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Can Anyone Be a Buddhist?

A reader writes:

Is it possible for literally anyone to be a Buddhist?  Anyone from an Inuit to a Rain Forest Tribesman?

My response:


There are some belief systems out there, such as Judaism, that have a heavily ethnic membership (Jews as an “ethnicity” as opposed to Jewish belief), so I do understand the question. Although many people stereotypically think of Buddhists as Asians, there is no particular racial aspect to Buddhism. I’m a Caucasian American, and I know Buddhists of most other races and ethnic groups. Where you came from doesn’t mean anywhere near as much as where you’re going, or where you want to be. You can take that statement either literally or spiritually.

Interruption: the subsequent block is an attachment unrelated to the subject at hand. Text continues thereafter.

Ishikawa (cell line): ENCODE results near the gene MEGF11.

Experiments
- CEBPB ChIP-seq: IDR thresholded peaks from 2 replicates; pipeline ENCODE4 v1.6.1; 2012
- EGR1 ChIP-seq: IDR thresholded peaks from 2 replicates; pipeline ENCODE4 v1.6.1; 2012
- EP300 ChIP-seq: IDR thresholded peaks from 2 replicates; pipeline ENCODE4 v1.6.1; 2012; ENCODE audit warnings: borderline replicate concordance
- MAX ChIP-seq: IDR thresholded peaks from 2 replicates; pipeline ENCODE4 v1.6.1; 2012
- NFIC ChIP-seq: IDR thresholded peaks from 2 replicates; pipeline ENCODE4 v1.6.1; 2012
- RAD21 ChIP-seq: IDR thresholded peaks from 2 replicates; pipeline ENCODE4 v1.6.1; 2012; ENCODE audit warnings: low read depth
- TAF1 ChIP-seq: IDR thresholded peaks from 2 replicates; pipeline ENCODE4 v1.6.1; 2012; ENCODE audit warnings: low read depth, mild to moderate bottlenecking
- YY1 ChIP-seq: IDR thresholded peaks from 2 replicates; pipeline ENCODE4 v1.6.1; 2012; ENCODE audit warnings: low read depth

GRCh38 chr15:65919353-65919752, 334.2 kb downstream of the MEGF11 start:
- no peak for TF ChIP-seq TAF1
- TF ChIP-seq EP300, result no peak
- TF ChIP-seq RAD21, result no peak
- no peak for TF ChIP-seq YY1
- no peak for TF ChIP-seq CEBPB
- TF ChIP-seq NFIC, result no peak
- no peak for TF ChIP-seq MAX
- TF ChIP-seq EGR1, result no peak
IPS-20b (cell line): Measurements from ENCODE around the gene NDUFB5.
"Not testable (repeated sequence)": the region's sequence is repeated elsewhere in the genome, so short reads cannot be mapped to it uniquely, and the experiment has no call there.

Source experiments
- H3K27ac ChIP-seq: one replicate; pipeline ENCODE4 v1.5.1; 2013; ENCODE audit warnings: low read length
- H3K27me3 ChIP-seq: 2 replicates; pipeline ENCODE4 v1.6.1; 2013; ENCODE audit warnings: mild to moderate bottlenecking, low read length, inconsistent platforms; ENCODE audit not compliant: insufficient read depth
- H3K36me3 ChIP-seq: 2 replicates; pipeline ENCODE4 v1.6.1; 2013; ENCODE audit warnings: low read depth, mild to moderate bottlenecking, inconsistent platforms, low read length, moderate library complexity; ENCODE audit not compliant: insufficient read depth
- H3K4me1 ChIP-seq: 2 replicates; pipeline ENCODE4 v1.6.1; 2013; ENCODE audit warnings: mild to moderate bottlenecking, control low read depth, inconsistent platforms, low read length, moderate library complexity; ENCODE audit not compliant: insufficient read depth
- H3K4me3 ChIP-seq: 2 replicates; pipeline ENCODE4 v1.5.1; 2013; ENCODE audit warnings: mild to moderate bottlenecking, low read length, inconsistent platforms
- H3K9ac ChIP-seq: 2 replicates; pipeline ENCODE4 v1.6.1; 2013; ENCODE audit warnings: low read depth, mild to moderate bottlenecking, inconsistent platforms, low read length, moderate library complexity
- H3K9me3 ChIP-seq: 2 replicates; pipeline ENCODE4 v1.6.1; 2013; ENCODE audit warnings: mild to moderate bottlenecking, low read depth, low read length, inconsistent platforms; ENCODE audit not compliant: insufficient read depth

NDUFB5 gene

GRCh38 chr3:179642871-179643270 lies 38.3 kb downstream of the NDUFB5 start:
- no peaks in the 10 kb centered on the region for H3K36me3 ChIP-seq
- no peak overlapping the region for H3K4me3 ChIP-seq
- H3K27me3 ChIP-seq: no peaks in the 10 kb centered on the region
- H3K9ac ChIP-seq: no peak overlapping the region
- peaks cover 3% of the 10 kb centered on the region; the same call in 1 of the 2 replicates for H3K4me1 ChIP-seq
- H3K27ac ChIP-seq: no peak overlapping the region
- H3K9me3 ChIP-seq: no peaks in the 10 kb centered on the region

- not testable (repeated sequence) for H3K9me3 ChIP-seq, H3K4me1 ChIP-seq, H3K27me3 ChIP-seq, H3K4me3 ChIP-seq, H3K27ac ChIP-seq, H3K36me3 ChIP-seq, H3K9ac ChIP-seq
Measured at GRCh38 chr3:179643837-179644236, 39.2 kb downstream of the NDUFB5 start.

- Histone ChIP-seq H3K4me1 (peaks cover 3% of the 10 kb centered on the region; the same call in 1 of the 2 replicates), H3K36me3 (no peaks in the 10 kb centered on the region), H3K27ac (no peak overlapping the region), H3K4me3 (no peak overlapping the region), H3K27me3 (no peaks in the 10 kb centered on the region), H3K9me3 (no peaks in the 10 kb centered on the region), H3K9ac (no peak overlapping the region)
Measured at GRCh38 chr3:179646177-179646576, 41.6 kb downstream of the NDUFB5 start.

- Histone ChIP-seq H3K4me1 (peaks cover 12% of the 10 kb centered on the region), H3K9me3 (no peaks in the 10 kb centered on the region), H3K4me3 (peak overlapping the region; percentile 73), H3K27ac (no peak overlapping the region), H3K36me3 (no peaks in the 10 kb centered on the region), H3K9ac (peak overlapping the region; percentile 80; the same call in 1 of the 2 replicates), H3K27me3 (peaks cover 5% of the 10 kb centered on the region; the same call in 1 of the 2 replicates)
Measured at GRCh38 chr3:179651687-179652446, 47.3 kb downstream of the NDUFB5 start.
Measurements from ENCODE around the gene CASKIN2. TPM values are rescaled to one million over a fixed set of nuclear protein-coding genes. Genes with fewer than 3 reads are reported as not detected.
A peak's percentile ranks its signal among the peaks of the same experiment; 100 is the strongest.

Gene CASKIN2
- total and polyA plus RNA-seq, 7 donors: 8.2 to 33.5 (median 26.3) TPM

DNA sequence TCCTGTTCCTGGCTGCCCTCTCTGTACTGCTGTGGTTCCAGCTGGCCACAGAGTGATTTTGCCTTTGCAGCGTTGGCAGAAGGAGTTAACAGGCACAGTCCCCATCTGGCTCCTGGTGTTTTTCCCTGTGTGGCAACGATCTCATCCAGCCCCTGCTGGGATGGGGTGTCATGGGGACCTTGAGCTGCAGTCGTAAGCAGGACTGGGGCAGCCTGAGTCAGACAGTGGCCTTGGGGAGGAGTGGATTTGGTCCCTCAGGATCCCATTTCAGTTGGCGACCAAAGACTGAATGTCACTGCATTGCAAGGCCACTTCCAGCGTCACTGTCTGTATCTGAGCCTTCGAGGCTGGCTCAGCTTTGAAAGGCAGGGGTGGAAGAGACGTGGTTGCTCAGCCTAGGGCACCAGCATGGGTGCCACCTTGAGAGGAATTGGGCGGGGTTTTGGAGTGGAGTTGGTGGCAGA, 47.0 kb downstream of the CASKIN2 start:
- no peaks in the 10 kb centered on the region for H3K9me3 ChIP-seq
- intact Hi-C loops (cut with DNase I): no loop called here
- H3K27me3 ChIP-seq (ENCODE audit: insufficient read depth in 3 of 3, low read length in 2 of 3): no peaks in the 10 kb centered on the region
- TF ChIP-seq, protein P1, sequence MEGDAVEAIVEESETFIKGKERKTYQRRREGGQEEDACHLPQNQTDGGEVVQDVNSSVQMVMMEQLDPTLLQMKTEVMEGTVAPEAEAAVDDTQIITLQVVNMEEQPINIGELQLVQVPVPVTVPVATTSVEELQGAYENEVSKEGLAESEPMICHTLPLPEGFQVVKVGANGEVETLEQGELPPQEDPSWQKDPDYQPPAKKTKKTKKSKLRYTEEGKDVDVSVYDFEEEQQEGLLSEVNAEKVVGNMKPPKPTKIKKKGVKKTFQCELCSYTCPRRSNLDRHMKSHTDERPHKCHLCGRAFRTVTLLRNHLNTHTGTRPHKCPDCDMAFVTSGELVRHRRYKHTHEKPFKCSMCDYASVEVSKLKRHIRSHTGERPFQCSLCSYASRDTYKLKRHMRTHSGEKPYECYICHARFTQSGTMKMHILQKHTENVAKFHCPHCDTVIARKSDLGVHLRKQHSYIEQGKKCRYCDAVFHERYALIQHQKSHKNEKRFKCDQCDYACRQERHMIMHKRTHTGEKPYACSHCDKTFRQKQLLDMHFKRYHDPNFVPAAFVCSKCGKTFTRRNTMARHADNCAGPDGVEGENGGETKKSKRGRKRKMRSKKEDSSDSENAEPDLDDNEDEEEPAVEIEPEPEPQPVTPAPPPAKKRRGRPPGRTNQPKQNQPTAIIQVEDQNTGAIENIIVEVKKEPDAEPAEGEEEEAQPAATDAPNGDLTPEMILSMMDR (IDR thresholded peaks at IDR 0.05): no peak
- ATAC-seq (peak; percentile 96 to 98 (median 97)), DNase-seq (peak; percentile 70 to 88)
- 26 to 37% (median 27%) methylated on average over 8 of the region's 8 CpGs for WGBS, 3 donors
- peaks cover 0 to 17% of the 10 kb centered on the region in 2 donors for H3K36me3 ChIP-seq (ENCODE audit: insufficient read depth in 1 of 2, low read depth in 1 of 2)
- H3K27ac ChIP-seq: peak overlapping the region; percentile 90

I don’t know any Inuit Buddhists or Buddhists from the Rain Forest, but I’ll bet they are out there. The greatest population of Buddhists is obviously in the Eastern Asia regions, but that’s simply because it’s where Buddhism started out, and where it’s had the most time to spread. Nowadays, it’s pretty much everywhere. It’s a good deal more slow-growing than some of the other “religions” out there, simply because most Buddhists don’t place a heavy emphasis on evangelizing.



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